Published on: 12/7/2009.
EMIGRATION of nurses is costing some CARICOM countries an estimated US$16 million in losses.
This cost accounts for training and retraining people to replace those nurses who leave for greener pastures.
Chief Nursing Officer Mitchell Clarke made the disclosure yesterday while delivering a speech on behalf of Minister of Health Donville Inniss at the inaugural meeting on Nursing And Midwifery Education In The CARICOM Region.
It was held at the Pan American Health Organisation’s headquarters, Dayrells Road, Christ Church, under the theme: Towards An Action Plan To Build Capacity For Nursing And Midwifery Education.
“The migration of professionals is an increasing problem for some member states of the CARICOM region. Globalisation has led to even greater mobility of health professionals and opportunities for employment.
“Caribbean countries have estimated losses of US$16 million in training and retraining costs to replace the human capital lost to emigration. In order to address this worldwide shortage of nurses, governments and professional organisations must find creative ways of making the profession more attractive,” Clarke said.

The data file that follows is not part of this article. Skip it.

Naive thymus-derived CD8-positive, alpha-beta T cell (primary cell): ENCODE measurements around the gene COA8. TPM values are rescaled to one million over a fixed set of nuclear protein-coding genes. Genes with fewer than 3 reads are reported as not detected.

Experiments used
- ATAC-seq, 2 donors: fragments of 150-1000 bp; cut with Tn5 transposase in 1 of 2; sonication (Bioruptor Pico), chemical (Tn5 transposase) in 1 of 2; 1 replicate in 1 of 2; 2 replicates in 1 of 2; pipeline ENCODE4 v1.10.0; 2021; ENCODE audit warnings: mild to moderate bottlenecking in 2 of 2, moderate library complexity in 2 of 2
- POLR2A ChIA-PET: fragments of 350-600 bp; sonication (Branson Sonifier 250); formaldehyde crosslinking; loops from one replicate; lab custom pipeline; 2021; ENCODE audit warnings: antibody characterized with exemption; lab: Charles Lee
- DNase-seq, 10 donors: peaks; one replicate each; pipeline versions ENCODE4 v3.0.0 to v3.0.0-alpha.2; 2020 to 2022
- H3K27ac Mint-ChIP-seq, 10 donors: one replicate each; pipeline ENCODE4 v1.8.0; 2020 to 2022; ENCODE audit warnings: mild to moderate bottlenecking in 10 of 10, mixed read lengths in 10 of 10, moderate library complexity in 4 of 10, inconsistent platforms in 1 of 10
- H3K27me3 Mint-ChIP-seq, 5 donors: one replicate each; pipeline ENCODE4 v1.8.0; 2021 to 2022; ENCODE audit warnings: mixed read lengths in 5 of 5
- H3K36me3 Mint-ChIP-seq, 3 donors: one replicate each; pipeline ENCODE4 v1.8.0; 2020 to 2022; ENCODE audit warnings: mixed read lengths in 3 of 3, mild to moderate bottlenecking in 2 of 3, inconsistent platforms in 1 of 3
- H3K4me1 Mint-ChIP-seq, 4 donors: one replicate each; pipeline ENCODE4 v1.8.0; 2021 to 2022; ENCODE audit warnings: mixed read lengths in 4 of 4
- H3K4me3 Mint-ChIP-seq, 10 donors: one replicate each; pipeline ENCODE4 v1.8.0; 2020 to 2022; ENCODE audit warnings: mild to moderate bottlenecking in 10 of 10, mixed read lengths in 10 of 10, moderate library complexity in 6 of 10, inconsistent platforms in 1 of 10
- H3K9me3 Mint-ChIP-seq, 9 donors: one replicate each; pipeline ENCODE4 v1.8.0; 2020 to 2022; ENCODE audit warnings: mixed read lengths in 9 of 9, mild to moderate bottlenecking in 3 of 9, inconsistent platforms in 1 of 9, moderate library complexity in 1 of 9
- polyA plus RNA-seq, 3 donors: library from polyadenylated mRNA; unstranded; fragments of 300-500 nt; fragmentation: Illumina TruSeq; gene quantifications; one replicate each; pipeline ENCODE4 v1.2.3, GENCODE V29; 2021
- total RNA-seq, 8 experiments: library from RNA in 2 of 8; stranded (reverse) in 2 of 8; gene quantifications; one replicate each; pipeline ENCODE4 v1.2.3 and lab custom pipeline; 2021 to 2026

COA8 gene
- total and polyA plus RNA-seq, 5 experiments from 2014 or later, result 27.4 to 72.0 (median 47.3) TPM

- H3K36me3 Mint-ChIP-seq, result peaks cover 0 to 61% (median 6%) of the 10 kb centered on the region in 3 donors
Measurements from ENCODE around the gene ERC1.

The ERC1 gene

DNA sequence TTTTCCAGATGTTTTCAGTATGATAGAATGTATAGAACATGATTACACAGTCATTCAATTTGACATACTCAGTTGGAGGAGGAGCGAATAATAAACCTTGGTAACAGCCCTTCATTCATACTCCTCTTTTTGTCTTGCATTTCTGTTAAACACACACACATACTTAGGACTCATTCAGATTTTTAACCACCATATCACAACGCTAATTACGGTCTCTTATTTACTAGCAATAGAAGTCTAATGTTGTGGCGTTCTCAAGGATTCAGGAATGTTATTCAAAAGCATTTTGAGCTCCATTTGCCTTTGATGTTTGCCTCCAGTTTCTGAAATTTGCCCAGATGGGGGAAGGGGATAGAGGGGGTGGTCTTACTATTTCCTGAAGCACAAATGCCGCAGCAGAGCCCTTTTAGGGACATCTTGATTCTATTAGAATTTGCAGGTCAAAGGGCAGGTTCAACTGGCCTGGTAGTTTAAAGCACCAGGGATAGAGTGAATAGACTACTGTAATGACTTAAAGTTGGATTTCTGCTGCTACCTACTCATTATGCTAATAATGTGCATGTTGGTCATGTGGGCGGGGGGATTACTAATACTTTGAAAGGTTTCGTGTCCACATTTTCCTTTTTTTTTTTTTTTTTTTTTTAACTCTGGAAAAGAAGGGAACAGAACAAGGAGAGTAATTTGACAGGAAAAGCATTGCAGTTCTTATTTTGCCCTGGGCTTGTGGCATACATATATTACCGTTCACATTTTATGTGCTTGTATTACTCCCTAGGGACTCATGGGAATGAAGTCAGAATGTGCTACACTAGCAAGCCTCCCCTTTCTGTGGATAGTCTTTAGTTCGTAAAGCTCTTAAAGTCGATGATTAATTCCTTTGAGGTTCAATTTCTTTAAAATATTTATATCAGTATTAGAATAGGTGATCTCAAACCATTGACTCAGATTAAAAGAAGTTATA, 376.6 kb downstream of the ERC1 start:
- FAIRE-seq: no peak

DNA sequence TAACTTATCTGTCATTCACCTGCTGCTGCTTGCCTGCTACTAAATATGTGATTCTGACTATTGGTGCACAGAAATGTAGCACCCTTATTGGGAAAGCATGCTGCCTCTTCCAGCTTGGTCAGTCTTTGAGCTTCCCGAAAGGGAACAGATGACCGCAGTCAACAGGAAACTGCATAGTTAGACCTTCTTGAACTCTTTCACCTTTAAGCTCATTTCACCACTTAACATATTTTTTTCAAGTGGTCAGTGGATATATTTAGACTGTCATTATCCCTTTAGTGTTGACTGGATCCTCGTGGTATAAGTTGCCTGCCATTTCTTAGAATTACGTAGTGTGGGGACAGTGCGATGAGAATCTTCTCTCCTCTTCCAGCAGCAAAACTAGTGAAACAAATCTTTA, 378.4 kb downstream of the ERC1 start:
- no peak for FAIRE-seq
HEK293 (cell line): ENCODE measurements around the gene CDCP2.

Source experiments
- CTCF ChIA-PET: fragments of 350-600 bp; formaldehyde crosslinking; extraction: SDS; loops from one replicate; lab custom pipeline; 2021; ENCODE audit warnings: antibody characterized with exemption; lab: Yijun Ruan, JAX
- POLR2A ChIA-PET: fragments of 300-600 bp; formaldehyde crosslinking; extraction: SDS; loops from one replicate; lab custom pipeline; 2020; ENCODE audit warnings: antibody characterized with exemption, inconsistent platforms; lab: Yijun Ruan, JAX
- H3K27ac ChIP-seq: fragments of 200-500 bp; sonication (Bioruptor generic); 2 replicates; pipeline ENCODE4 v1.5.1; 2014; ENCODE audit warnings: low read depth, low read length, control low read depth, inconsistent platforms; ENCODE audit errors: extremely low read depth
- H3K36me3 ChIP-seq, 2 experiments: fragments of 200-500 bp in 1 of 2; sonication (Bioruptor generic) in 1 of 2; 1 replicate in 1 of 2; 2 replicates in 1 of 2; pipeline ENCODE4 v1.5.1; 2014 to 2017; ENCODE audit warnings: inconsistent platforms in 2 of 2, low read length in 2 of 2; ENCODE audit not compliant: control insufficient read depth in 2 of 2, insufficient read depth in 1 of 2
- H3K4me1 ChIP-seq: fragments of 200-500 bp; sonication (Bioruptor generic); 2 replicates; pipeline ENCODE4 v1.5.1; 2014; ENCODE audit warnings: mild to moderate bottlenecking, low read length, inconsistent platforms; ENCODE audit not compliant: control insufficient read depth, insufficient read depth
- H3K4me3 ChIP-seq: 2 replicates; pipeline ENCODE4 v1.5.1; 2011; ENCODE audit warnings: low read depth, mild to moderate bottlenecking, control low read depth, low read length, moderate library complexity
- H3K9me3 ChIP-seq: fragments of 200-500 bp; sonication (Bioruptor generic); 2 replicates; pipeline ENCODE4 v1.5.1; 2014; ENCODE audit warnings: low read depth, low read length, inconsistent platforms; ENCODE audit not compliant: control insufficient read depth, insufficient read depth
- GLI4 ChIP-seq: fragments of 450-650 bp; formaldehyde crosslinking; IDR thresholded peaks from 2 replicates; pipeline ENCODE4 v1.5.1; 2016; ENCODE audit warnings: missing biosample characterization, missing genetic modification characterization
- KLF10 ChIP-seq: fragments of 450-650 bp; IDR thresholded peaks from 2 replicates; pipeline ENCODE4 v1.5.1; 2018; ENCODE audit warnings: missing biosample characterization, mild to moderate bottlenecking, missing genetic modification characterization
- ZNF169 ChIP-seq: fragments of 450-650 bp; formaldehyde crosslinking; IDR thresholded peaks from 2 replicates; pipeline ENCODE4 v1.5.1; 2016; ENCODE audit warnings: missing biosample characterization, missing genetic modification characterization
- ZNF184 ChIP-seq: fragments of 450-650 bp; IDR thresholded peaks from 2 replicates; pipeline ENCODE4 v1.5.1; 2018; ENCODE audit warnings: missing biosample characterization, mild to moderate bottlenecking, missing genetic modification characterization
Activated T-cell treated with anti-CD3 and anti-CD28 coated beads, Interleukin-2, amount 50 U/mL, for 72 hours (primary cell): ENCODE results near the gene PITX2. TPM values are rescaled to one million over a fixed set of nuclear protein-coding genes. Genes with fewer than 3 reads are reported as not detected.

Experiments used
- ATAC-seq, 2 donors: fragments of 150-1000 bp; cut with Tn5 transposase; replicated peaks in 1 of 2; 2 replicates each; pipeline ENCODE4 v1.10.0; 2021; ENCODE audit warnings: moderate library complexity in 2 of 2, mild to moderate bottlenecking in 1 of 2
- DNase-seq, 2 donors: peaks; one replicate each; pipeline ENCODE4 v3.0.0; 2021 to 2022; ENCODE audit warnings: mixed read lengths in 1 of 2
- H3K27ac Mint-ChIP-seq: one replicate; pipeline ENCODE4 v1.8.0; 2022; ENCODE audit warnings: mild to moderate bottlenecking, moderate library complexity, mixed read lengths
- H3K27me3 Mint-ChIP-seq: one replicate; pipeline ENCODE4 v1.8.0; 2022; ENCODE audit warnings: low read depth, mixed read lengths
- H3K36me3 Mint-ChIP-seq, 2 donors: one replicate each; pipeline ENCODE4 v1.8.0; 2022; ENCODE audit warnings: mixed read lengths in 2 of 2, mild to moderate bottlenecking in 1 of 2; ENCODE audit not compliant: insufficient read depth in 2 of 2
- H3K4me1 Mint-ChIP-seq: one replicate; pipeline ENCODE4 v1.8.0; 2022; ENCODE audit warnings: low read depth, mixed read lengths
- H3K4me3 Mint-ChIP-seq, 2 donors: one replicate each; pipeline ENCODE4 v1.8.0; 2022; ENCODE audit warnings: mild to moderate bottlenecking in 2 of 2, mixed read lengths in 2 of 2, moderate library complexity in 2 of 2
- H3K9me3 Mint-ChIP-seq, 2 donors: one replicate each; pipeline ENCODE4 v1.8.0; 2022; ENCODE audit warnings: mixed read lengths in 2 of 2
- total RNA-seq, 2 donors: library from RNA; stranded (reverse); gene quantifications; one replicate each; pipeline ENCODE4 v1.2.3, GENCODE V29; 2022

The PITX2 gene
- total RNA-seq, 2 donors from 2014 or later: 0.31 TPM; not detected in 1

He said Government had embarked on a programme to increase the enrolment of nurses in training at the Barbados Community College on an annual basis. In addition, he disclosed that the Nursing Council of Barbados recently evaluated the general nursing programme and the findings would be given shortly to stakeholders. The report of the task force had been submitted, he added, and discussions on the way forward would be held soon.
Clarke pointed out that nurses played a multi-disciplinary role in the delivery of healthcare and attention would be paid to training in areas like gerontology, paediatrics and critical care nursing.
The new Nurses Bill, Rules and Regulations, 2008, reflected the innovative changes recently made in the Ministry of Health to upgrade the regulation of the nursing profession, said Clarke.
“I wish to highlight here the provision in the regulation for the reduction in the age of entry into nursing from 18 years to 16 years,” he said. “This provision would ensure that younger persons desirous of pursuing a career in nursing are not restricted from doing so, and eventually lost to other disciplines.” (MR)
December 8, 2009
Posted by Annalee Davis